Amadori rearrangement

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Am·a·dor·i re·ar·range·ment

a rearrangement that occurs in cross-linking reactions seen in collagen and in protein glycosylations; for example, conversion of N-glycosides of aldoses to N-glycosides of the corresponding ketoses.
[M. Amadori]
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This non-enzymatic process initially forms reversible early glycosylation products and later irreversible advanced glycosylation end-products (AGEs) via an Amadori rearrangement. The tissue accumulation of AGEs, by crosslinking with collagen, can contribute to the associated renal and microvascular complications.[2] Good glycemic control can reduce the incidence of diabetic nephropathy.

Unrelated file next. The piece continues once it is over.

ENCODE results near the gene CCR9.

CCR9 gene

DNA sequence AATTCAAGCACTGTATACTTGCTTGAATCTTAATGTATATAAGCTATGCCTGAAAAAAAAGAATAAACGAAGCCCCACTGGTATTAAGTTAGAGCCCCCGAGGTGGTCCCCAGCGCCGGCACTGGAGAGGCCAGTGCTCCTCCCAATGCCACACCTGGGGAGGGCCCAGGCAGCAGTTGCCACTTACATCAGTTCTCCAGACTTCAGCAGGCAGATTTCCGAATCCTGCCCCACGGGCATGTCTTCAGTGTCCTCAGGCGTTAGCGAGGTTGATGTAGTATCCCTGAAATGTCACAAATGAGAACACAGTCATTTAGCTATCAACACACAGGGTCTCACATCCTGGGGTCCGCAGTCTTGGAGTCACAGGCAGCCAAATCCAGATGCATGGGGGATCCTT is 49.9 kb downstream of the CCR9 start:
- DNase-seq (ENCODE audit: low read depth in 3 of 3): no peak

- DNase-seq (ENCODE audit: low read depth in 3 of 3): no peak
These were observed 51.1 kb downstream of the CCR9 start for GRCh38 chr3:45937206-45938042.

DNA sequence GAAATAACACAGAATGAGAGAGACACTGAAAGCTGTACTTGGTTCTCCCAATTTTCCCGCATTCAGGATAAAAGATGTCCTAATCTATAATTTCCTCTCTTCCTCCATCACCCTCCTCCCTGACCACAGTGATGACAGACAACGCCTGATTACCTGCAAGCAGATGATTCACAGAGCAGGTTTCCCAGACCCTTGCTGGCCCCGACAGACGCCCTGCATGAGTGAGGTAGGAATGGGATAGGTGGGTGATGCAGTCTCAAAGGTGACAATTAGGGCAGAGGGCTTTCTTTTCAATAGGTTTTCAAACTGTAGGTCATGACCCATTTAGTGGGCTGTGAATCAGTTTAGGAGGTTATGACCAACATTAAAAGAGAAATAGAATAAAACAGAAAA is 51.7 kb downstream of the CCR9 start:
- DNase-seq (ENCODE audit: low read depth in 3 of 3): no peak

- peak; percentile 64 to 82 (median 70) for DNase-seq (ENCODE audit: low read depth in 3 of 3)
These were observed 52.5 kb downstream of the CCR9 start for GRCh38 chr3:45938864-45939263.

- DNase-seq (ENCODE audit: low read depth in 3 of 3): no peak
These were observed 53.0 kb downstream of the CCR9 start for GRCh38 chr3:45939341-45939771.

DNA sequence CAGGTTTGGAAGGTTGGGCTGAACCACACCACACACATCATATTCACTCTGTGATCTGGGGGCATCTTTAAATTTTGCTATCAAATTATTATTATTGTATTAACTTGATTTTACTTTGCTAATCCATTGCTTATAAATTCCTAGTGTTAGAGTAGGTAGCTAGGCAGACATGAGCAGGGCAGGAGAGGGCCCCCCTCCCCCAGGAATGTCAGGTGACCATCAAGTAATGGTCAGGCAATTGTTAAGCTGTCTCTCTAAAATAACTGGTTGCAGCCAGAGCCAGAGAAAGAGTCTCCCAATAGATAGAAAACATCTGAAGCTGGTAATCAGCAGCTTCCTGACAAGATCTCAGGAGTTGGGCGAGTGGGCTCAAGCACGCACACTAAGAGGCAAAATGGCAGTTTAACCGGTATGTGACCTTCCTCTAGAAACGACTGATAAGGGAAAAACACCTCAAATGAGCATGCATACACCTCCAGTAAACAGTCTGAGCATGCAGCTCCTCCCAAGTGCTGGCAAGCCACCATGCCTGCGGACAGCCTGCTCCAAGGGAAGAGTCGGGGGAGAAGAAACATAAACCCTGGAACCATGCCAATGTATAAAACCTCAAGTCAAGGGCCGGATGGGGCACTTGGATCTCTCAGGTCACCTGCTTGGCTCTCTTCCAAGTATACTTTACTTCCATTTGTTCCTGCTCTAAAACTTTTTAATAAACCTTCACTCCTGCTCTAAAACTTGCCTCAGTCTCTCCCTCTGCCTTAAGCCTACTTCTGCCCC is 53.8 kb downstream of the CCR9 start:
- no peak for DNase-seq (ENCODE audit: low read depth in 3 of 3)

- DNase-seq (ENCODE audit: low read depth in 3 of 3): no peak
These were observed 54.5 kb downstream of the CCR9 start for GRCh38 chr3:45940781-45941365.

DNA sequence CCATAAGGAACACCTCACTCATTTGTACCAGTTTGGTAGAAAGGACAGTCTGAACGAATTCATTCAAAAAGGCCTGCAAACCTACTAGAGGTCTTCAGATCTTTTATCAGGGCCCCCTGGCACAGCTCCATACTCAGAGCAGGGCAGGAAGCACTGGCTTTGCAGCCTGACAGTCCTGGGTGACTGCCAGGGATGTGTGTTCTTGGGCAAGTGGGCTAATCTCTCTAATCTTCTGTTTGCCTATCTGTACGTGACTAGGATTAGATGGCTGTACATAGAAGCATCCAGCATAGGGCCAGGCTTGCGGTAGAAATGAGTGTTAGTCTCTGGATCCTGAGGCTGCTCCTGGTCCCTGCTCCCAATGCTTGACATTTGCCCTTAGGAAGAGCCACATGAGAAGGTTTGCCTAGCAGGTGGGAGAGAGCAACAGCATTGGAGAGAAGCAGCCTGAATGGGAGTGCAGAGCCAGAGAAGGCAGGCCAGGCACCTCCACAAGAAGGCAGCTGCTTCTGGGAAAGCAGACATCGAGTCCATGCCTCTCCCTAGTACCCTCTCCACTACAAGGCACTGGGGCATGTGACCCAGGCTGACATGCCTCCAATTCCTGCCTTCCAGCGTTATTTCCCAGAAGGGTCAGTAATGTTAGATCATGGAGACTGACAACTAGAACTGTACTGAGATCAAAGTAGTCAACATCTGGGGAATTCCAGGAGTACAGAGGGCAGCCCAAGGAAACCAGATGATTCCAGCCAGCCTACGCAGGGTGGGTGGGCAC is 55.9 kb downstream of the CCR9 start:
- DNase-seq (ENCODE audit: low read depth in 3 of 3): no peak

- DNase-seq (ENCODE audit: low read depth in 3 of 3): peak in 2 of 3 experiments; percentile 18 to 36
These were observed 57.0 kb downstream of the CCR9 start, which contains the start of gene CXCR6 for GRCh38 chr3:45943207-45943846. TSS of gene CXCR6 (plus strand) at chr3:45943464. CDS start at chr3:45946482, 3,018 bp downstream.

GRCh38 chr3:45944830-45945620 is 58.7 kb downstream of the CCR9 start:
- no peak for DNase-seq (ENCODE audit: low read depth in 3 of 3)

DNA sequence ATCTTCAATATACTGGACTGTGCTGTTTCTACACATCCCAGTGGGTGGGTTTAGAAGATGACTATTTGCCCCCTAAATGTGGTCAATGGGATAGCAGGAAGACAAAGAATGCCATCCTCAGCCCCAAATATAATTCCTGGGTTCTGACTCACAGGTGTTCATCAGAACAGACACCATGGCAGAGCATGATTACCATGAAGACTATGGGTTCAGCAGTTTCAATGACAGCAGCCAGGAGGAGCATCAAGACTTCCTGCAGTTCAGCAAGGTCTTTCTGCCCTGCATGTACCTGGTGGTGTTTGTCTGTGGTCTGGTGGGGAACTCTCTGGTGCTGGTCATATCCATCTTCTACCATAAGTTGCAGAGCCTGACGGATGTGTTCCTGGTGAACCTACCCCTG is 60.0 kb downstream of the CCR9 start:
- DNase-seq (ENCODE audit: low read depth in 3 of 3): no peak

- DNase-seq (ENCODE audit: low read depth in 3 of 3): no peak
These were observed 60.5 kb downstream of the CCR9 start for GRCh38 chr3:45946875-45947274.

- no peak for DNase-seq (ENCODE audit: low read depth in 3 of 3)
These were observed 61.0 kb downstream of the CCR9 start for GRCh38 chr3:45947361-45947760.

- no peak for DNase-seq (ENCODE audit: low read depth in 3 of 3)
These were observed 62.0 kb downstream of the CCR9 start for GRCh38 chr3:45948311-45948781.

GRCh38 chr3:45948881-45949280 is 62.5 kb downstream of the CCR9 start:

Undergoes an Amadori rearrangement, producing a ketoamine;
The aldehyde group of the glucose first forms a Schiff base with the NH2-terminal amino group, which then rearranges to a more stable amino ketone linkage by a spontaneous (nonenzymatic) reaction known as the Amadori rearrangement. The higher the blood concentration of glucose and the longer the duration of the hyperglycemia, the more HbA1c will be formed (greater percent of glucose that becomes bound to hemoglobin).
When glucose reacts with hemoglobin (Hb), the first products are Schiff bases that slowly undergo Amadori rearrangement to produce stable ketoamines (glycohemoglobin).